Meth, Ghost, Rae
The group project kicks off with a throwback: “Criminology 2.5” . It kicks in the door with a familiar beat but new ferocious rhymes. Ghostface gets introductory honors: “It's like a body in a project hallway, who did it? / Who's the next nigga that sucked the snitch / That's my word, it could never be me / You see the deer head on the living room wall, like his neck fell off / That can be all sculptured and glazed with gloss / Call the shots that Bill Belichick would call / Snake niggas slither all in the glass house / Racial slurs, when it's time to go to war, they cash out / Throw 'em in the rear-naked choke, they tap out / Niggas try to surround the kid, I backed out / And threw two rocks at 'em, watching the ho drop / I'm from a place where we locking the low glocks”
Curious on the track is the absence of Raekwon, but that’s quickly remedied by “Mef Vs. Chef 2” , a sequel to the classic Tical album cut. It certainly doesn’t have the urgency of the first – probably because this time Rae and Meth aren’t rapping for the rights to a solo cut on 36 Chambers – and therefore doesn’t quite stack up to the original. However, fans will be more than satisfied by the song’s clever rhymes and back-and-forth. After a brief skit, tag-team substitutes Solomon Childs and Streetlife join in on the "Smooth Sailing Remix," which has Ghost and Meth (“And I’m the hand that rocks the cradle / Just like Hova, but I ain’t tryn’ to Roc the label”) talking crime over blaring horns and distant Soul samples.
RZA only has one contribution to Wu-Massacre, but what a contribution it is. “Our Dreams” marries Ghost, Meth and Rae’s rhymes about the fairer sex with a timely Michael Jackson sample. If ever there were an argument for the “Thug Love” subgenre in 2010, this is it. “Gunshowers” suffers from a relatively uninteresting beat with too short of a loop. “Dangerous” offers a richer backdrop of heavy brass and rums, but vocal mastering greatly varying quality make it obvious the track was rushed and recorded in separate locations. Fortunately, Emile comes to the rescue with “Pimpin’ Chipp,” a Ghostface Killah solo joint that’s a '70s crime epic all in its own. Allah Mathematics offers up a piano loop that provides a little Latin flavor on “Miranda” whereas Scram Jones’ production on “Youngstown Heist” calls to memory former Wu favorite “I Can’t Go to Sleep.”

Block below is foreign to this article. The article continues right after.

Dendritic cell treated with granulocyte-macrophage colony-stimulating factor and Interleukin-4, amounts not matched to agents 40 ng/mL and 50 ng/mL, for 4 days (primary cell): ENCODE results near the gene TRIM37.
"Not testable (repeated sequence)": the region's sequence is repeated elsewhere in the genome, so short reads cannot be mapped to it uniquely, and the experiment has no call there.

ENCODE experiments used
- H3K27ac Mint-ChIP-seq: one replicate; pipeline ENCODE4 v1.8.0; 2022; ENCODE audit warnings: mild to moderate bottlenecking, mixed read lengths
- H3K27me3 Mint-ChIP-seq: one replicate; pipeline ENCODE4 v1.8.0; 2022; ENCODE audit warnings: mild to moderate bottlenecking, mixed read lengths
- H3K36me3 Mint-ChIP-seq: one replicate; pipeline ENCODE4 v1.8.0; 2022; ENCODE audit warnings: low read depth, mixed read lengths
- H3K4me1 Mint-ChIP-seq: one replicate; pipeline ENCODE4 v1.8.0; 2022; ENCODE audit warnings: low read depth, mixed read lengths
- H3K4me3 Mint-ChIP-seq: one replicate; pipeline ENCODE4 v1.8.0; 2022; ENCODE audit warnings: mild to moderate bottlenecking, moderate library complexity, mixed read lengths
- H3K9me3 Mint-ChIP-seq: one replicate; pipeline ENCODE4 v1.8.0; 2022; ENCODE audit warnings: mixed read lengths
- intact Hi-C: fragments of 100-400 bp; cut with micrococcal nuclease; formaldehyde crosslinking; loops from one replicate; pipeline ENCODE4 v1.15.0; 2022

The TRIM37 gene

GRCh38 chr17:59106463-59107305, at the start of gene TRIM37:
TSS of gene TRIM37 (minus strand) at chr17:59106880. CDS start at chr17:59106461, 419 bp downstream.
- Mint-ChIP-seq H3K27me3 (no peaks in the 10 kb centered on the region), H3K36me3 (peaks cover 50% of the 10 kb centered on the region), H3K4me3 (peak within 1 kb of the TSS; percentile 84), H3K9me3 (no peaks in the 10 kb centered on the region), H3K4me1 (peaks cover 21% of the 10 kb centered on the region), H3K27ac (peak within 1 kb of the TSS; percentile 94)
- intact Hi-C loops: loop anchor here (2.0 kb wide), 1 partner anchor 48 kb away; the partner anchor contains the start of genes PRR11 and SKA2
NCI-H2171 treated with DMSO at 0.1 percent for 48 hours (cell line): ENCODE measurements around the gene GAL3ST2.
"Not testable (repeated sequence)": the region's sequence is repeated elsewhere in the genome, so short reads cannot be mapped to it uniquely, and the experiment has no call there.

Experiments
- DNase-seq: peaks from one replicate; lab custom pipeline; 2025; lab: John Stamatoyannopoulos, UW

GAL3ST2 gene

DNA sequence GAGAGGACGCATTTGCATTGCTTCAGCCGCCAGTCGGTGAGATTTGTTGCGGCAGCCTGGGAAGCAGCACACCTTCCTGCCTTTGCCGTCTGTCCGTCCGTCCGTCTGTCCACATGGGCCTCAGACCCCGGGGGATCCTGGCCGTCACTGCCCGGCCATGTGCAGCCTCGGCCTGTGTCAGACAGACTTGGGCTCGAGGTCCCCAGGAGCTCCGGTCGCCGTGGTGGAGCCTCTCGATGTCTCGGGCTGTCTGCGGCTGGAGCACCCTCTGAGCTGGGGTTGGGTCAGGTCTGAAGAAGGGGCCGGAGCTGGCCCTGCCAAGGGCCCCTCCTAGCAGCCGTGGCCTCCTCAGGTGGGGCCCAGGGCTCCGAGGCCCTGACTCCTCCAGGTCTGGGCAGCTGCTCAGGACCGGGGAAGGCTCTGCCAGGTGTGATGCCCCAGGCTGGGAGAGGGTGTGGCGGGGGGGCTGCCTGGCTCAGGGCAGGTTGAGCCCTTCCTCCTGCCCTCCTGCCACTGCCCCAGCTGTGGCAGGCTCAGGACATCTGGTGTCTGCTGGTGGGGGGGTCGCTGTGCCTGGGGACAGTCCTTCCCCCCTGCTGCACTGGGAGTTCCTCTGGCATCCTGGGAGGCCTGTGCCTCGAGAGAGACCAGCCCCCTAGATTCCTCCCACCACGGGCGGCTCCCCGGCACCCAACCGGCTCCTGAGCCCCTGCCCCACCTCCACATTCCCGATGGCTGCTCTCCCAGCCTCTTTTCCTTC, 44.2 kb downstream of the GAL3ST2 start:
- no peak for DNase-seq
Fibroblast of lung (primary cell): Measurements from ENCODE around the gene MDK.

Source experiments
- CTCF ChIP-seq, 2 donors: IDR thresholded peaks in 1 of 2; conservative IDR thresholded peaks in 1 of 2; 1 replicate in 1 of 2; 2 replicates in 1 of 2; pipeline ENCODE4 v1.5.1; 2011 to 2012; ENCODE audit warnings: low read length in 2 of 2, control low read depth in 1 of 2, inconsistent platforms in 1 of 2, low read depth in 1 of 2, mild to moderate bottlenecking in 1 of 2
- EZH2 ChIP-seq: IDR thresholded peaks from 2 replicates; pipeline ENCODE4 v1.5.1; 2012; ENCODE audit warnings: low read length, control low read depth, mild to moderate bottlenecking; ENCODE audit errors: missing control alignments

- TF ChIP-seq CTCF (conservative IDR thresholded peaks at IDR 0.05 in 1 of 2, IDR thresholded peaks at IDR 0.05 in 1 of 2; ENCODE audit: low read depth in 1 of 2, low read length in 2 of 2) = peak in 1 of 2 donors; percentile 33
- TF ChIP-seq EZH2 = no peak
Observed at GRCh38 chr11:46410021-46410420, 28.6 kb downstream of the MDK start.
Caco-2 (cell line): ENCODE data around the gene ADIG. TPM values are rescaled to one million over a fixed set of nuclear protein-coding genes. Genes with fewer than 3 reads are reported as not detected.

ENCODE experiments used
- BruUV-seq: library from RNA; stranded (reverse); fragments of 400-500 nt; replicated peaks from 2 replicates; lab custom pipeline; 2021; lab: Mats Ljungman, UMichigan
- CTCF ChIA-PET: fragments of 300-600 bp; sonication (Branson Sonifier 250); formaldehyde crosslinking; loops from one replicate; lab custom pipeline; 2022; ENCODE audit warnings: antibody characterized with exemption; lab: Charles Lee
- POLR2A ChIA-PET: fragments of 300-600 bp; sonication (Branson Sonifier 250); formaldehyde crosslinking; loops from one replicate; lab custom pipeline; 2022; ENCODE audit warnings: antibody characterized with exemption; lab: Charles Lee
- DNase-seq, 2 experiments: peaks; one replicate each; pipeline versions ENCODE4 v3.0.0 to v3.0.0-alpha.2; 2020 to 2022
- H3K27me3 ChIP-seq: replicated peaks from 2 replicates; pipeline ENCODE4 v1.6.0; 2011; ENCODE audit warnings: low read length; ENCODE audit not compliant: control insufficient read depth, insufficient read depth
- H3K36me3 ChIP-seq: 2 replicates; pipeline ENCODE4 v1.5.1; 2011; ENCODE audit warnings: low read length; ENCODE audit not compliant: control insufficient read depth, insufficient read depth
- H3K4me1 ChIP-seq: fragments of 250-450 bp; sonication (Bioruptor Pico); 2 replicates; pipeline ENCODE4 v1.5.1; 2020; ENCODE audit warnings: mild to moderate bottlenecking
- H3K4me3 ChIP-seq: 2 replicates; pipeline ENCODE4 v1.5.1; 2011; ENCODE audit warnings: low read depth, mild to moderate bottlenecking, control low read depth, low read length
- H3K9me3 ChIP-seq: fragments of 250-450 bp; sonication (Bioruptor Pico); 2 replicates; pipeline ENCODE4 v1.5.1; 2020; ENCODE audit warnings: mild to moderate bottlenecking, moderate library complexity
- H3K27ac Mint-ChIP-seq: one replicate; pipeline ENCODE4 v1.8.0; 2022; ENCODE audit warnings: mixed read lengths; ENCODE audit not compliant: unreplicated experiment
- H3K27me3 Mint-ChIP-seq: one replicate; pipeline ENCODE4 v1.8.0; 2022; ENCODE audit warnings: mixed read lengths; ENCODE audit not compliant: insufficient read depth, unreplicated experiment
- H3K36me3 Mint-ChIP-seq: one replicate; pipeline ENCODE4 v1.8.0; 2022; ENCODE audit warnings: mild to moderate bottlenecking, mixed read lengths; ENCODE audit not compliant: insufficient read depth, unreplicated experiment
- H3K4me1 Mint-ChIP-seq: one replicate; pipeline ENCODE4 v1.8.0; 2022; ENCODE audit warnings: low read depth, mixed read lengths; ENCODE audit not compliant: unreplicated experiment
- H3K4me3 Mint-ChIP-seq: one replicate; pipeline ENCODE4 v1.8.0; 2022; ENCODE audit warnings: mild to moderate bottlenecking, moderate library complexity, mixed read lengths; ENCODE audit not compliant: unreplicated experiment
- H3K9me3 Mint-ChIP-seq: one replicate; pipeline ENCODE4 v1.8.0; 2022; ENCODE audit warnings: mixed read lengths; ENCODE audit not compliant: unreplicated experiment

When all’s said and done, this is yet another solid contribution to the Wu catalog, which, at this point, must classify 2008 and beyond a “Wu-Tang Renaissance.” As the Meth, Ghost and Rae intimated in past interviews, the trio didn’t have proper time for the recording process, and occasionally it shows: in the quality of production and cohesion, as well as the general absence of rare but oh-so-important in-studio chemistry. It makes one wonder what they could’ve cooked up with proper studio time and attention to the project. But regardless of where one places it among Shaolin’s releases, Wu-Massacre stands on its own merit as an assembly of three legendary emcees putting on display what earned them the legendary status in the first place.